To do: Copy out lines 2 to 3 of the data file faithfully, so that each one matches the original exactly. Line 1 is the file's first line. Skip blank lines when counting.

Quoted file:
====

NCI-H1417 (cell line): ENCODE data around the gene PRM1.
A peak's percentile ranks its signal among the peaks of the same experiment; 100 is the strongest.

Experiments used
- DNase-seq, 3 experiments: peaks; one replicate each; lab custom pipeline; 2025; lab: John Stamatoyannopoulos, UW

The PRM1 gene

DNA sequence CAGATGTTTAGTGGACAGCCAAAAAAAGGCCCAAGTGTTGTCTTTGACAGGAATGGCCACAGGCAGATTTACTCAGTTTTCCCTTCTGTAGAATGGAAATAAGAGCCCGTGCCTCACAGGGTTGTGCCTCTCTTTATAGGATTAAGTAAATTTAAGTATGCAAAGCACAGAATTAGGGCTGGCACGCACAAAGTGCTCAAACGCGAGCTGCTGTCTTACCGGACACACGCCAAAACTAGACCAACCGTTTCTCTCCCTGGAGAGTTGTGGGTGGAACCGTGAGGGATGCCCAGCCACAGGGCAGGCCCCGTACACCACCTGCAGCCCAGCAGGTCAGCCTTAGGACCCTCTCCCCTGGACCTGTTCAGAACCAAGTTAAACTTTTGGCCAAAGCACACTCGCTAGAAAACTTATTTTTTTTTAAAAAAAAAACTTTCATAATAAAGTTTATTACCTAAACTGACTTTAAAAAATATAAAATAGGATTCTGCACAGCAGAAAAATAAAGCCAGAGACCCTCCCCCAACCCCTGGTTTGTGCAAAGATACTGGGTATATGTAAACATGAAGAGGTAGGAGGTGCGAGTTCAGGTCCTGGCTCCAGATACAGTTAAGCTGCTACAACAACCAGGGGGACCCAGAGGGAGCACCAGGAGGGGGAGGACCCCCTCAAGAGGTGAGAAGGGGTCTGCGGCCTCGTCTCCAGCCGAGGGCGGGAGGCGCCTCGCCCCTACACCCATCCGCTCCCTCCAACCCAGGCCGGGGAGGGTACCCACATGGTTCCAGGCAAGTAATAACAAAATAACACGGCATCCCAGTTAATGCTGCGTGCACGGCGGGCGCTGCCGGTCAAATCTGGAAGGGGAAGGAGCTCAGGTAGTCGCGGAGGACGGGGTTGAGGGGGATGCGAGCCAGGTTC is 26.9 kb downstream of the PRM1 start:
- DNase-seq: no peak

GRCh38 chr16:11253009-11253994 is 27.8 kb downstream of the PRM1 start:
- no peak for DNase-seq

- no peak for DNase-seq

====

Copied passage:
A peak's percentile ranks its signal among the peaks of the same experiment; 100 is the strongest.

Experiments used